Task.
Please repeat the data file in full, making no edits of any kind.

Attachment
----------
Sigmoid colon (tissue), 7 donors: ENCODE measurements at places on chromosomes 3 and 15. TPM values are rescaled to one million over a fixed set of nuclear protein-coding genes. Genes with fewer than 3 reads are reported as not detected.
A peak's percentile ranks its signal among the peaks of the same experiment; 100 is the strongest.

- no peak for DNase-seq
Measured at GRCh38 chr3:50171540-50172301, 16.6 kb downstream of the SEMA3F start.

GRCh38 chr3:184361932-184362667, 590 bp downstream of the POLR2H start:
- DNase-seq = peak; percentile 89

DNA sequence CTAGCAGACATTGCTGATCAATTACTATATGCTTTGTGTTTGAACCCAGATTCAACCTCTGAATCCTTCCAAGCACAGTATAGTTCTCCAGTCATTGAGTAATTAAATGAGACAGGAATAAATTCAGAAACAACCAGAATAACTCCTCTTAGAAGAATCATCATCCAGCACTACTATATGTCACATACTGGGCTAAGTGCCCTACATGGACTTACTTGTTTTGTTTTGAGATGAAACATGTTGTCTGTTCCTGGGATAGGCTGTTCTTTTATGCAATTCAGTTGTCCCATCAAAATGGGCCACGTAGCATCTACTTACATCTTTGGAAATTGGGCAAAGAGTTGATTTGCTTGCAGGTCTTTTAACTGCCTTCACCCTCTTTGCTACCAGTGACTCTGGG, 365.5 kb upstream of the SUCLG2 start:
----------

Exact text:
Sigmoid colon (tissue), 7 donors: ENCODE measurements at places on chromosomes 3 and 15. TPM values are rescaled to one million over a fixed set of nuclear protein-coding genes. Genes with fewer than 3 reads are reported as not detected.
A peak's percentile ranks its signal among the peaks of the same experiment; 100 is the strongest.

- no peak for DNase-seq
Measured at GRCh38 chr3:50171540-50172301, 16.6 kb downstream of the SEMA3F start.

GRCh38 chr3:184361932-184362667, 590 bp downstream of the POLR2H start:
- DNase-seq = peak; percentile 89

DNA sequence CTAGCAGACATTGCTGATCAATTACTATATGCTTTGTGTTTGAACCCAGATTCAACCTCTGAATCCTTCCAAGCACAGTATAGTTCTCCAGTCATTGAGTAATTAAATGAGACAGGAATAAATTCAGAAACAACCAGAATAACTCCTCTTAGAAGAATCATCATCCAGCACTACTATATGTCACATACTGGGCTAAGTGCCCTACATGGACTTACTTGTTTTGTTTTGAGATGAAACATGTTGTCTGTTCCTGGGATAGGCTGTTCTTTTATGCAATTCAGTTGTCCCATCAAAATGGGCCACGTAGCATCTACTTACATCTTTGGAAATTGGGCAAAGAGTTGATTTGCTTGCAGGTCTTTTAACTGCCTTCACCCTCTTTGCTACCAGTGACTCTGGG, 365.5 kb upstream of the SUCLG2 start: